"To all of them he gave each man changes of raiment; but to Benjamin he gave three hundred pieces of silver, and five changes of raiment (Genesis 45.22)." It has long been a source of interest for Bible students why there was such a disparity in the gifts conferred on his brothers by Joseph. We could well pass the matter by with the words of our Lord, "Is it not lawful for me to do what I will with mine own? Is thine eye evil, because I am good (Matthew 20.15)?" There appears, however, to be more here than that. When Joseph was sold to the Midianite merchantmen the ten brothers received 20 pieces of silver for his price. His raiment, a coat of many colours, was dipped in a kid goat's blood, and deceptively carried to father Jacob as sure evidence his beloved son was dead. It can with some certainty be concluded that the 10 brothers did not reveal to Jacob the meager pieces of silver they had gotten for the life of Joseph, but they did display with much feigned sorrow his blood-spattered raiment. Now, however, the brothers all have changes of raiment from the Egyptian looms for father Israel to view, certifying that Joseph indeed is not dead, but yet alive! To add to this, Benjamin has 300 pieces of silver, 15 times as much as the price of Joseph's life, which was no doubt a source of much conversation, both on the trip home, and when in the presence of their father. It is not difficult to imagine that the other brothers winced considerably whenever the lavish gift to Benjamin was mentioned in conversation. Moreover, the five changes of raiment surely suggests the grace involved in Joseph's benevolence. "But where sin abounded, grace did much more abound (Romans 5.20)." Whatever the meaning of the five changes of raiment and the 300 pieces of silver Joseph gave to Benjamin, it was certainly a vivid contrast to the coat of many colours and the 20 pieces of silver. Joseph had wickedly been reduced to poverty, sold for a pittance of coins, stripped of his raiment, and hauled off to the land of Godlessness. These things all vividly portray in figure the shame, degradation, sufferings, and then final exaltation of Christ. The Bible might be searched till time is no more without finding a more resplendent type of Christ.
Father Jacob was without question a clever man, as detailed in his sojourn in Padan-aram with his uncle Laban (Genesis, chapters 28-3 1). Upon the return of his sons with all this splendor from Egypt, changes of raiment and 300 pieces of silver, and the amazing news that Joseph was yet alive, his keen mind must have reviewed that sad incident long past when the brothers came dragging in Joseph's blood-covered raiment. He surely could recall their lying account of the supposed death of his darling son Joseph. Yet there is nothing in the record to suggest that Jacob persued the matter with his sons, or that they freely confessed their crime to him. In fact we have reason to believe, based on the account of their falsifying their father's intentions after his death, (Genesis 50.15-18) that the brothers kept this crime concealed; at least from all but God. But we are running ahead of our text.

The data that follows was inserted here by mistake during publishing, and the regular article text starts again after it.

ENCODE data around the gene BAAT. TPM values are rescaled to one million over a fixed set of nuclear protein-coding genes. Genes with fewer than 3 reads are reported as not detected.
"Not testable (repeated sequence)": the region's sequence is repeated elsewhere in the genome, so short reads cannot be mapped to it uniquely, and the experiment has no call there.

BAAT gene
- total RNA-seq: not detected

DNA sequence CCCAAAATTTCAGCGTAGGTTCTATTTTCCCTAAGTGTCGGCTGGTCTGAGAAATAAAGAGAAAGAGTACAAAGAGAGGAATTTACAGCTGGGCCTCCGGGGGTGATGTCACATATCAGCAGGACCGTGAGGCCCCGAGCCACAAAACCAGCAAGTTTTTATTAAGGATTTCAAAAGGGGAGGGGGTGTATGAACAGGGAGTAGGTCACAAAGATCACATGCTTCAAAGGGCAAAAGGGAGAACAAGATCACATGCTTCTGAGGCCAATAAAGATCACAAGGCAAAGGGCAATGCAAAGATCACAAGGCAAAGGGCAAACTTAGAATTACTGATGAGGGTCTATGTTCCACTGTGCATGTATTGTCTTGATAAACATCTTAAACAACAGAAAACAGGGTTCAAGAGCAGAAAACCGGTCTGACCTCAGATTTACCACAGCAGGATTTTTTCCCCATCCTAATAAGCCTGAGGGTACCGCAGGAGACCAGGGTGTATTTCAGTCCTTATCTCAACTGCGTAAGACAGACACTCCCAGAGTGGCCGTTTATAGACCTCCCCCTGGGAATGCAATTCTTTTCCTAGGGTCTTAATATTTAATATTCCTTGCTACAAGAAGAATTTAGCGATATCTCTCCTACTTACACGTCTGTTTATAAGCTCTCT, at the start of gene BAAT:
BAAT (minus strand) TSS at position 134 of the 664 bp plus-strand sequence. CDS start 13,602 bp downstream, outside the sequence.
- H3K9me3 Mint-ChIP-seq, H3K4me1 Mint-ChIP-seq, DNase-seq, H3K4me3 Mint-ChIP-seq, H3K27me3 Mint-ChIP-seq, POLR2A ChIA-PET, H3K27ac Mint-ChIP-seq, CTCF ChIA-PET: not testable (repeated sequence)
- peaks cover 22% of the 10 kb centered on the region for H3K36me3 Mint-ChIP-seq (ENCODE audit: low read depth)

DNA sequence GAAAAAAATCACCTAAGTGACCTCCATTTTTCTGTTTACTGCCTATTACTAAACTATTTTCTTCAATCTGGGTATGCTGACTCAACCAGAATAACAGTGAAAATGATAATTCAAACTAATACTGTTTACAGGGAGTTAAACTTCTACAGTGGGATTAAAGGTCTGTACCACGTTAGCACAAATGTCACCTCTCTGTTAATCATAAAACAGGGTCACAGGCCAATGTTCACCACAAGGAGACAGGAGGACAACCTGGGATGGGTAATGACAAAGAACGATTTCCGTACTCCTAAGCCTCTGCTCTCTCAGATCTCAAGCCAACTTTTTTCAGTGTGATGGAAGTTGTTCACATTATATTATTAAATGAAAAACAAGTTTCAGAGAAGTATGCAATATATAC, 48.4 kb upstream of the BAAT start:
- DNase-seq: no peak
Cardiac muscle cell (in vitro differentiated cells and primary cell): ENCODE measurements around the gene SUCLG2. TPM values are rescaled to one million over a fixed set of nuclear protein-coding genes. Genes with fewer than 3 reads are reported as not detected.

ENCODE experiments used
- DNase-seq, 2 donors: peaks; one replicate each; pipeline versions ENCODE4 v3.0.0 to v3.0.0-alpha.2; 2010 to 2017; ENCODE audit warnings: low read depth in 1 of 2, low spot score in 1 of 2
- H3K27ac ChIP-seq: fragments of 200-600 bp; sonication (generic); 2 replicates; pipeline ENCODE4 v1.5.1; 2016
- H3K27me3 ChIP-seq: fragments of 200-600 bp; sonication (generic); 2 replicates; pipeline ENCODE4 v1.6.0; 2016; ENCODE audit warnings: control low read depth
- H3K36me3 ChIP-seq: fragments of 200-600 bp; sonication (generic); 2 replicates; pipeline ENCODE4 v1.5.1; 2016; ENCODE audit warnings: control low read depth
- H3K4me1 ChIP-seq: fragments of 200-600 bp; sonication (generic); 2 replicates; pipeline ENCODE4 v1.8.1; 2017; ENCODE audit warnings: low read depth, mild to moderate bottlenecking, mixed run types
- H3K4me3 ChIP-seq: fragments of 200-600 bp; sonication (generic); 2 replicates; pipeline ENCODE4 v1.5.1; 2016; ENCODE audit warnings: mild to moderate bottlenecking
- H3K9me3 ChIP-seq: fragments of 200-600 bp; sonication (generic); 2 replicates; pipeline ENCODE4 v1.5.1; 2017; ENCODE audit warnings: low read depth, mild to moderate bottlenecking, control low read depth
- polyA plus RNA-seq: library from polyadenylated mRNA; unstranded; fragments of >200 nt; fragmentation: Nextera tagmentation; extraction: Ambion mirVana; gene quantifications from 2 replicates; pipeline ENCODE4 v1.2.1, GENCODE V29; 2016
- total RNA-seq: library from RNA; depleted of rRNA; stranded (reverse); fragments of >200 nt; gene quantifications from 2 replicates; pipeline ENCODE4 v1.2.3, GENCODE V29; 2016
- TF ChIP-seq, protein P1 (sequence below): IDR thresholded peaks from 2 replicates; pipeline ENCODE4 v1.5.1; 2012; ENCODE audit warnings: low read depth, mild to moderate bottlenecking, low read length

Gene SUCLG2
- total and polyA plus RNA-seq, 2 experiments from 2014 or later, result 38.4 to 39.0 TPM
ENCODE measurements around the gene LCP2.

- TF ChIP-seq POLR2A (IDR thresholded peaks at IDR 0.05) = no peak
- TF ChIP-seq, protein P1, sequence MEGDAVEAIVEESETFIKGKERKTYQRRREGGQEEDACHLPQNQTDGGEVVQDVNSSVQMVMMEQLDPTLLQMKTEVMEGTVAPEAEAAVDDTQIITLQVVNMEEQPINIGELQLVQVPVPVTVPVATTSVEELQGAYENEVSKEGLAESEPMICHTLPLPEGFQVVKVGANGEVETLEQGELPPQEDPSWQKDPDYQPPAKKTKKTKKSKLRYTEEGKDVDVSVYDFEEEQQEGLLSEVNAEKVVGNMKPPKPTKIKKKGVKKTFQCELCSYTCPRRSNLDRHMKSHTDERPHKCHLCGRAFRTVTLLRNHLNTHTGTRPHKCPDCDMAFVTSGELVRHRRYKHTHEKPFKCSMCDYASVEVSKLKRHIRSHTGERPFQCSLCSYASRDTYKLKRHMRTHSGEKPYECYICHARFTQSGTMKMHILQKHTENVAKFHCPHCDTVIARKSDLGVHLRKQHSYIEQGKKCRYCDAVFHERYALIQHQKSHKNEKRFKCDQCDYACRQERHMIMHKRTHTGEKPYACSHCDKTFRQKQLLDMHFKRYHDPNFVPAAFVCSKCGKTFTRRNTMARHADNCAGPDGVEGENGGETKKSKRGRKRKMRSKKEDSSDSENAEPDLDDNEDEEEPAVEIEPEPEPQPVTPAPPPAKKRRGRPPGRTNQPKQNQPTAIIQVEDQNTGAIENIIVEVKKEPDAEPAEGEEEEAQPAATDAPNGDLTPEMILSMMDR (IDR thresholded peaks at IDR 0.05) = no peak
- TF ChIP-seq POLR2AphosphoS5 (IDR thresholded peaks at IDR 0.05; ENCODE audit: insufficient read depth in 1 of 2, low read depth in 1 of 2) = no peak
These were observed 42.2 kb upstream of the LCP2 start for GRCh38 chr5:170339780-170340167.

"So he sent his brethren away, and they departed: and he said unto them, See that ye fall not out by the way (Genesis 45.24)." It is worthwhile to mention here that Joseph sent his brethren away. It does not read, "So he sent them away," for that would greatly diminish the force of the whole emphasis in this story. We cannot emphasize too strongly that Joseph and the 11 suppliants from Canaan were brothers; children by the same father. They were kin; family; and were so even when in the loins of their father. It is this peculiar tie, and nothing else, which separated them from all others that were seeking refuge from the famine conditions. Now, though, for their good, along with the rest of the family, they are loaded with provisions for the journey before them and sent away. Many of the tried saints of the most High God can fondly reflect on the many times their Joseph, as did Joseph of old, sent them away on a journey in life. Not, mind you, in capriciousness or lack of affection, but rather in love. While Joseph was able to care for his brethren to the limits of his power and ability, which, we may add, was considerable, he could not personally be with them while they traveled. Here the anti-type shines much brighter than the type. Our Lord and Master, exceedingly greater in power and wisdom than His type Joseph, has promised never to leave us nor forsake us, being with us alway, even to the ends of the earth.
It may well be imagined that the feelings of affection for his brethren were stronger in Joseph than they were in them as they traveled off out of sight. The brethren were no doubt somewhat dazzled by all the swift-moving events. Off they journeyed then, with a "see that ye fall not out by the way." Egyptian wagons, changes of raiment, provisions for the way, and the ardent approval of both the governor and king of Egypt were theirs. Probably, very probably, lesser understood was the greatest of all blessings they then enjoyed; the forgiveness and affection of the brother they had sinned against. A review of our own nature, coupled with the record of the whole course of events that had fallen out to them, compels us to feel that these brothers were yet highly anxious about this whole business. Neither can it be imagined that today, we who are children of hope, can properly put into perspective our greatest of all blessings, the forgiveness of sins coupled with the restoration of our souls to Jesus, our governor and King. Joseph's final departing words to them would, however, dispel some of their trepidation. "See that ye fall not out by the way" is much more than a simple parting gesture. It strongly implied that Joseph would yet care for their welfare, though not present with them as they made their way back to father Jacob.
If the Lord may be pleased to bless, we will take up this subject again in a future issue of The Remnant. We hope to conclude the series on Joseph with two, or possibly three, more articles.
Volume 8, No. 5 - September-October, 1994